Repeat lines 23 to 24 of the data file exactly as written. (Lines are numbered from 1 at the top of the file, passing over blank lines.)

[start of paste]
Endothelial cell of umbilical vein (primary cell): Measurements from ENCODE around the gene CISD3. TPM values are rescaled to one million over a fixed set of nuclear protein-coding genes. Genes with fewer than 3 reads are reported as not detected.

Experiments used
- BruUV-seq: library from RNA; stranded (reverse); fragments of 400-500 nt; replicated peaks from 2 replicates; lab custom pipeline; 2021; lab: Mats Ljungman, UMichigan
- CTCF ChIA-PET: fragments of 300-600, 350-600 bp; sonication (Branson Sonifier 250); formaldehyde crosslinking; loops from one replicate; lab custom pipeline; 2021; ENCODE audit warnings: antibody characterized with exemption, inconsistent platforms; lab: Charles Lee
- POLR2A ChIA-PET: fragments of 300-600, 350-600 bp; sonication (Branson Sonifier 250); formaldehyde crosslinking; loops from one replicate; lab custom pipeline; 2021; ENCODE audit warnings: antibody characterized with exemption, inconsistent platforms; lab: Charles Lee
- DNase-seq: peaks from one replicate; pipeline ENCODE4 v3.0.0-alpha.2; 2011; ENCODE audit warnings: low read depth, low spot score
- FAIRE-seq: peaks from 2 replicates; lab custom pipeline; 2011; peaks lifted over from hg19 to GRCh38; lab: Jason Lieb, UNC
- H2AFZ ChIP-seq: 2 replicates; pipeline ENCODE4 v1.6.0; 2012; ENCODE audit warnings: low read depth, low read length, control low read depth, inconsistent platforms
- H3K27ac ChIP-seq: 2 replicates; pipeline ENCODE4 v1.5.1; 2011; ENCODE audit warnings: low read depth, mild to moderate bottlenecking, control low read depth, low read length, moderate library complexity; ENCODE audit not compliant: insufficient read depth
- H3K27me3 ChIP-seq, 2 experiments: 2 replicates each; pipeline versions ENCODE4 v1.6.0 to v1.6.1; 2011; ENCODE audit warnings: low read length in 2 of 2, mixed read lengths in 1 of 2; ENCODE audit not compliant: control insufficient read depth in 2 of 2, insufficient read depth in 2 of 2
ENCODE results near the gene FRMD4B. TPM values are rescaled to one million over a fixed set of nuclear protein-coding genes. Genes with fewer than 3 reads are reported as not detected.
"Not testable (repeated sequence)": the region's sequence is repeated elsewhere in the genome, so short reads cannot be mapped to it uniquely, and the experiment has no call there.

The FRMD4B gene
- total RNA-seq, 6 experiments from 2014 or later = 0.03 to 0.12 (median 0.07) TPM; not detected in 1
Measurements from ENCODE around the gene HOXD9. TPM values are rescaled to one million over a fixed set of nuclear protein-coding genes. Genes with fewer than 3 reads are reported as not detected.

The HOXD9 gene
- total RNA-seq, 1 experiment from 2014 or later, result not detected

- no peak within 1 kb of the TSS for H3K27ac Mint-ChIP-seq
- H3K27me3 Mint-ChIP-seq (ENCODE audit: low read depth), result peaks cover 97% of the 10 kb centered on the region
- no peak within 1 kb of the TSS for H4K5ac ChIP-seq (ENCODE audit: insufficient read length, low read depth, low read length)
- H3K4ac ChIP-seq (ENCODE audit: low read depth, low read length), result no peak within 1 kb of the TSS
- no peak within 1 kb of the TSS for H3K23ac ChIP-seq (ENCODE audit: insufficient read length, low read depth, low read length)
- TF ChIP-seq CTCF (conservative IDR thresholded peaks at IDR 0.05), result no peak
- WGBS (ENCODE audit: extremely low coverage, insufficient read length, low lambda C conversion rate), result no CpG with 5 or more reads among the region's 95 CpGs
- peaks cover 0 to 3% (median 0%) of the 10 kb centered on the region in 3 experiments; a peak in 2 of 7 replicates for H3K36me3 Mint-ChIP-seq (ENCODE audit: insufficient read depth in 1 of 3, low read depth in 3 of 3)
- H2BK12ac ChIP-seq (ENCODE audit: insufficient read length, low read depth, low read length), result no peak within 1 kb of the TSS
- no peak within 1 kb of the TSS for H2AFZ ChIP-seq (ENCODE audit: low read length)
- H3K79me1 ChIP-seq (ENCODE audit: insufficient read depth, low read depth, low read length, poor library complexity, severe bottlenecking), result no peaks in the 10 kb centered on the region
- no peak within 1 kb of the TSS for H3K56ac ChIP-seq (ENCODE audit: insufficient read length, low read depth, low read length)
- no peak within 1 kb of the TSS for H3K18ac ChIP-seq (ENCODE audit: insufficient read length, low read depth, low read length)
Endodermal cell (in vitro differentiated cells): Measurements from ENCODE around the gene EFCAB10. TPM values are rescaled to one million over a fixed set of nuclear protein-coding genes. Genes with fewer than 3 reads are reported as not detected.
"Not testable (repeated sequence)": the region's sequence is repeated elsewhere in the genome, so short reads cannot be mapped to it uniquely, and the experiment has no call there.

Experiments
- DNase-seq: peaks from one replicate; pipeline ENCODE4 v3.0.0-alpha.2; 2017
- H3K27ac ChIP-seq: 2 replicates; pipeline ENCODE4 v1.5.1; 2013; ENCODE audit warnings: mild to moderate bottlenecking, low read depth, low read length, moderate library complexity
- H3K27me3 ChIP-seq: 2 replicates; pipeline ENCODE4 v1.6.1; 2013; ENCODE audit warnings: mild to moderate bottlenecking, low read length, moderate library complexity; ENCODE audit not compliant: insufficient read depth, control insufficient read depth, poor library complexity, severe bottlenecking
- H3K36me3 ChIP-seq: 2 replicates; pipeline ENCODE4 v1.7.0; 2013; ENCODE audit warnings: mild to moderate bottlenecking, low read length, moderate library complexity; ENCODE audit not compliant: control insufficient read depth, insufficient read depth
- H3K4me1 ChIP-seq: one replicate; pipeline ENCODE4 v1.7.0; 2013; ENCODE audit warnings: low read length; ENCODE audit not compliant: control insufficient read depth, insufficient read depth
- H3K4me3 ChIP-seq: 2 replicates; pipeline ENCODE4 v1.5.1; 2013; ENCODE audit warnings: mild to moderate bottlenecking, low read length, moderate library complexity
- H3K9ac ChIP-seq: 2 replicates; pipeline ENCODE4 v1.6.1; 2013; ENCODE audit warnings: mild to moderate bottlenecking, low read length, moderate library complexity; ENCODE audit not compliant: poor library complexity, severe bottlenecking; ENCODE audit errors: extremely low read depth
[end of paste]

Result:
- TF ChIP-seq CTCF (conservative IDR thresholded peaks at IDR 0.05), result no peak
- WGBS (ENCODE audit: extremely low coverage, insufficient read length, low lambda C conversion rate), result no CpG with 5 or more reads among the region's 95 CpGs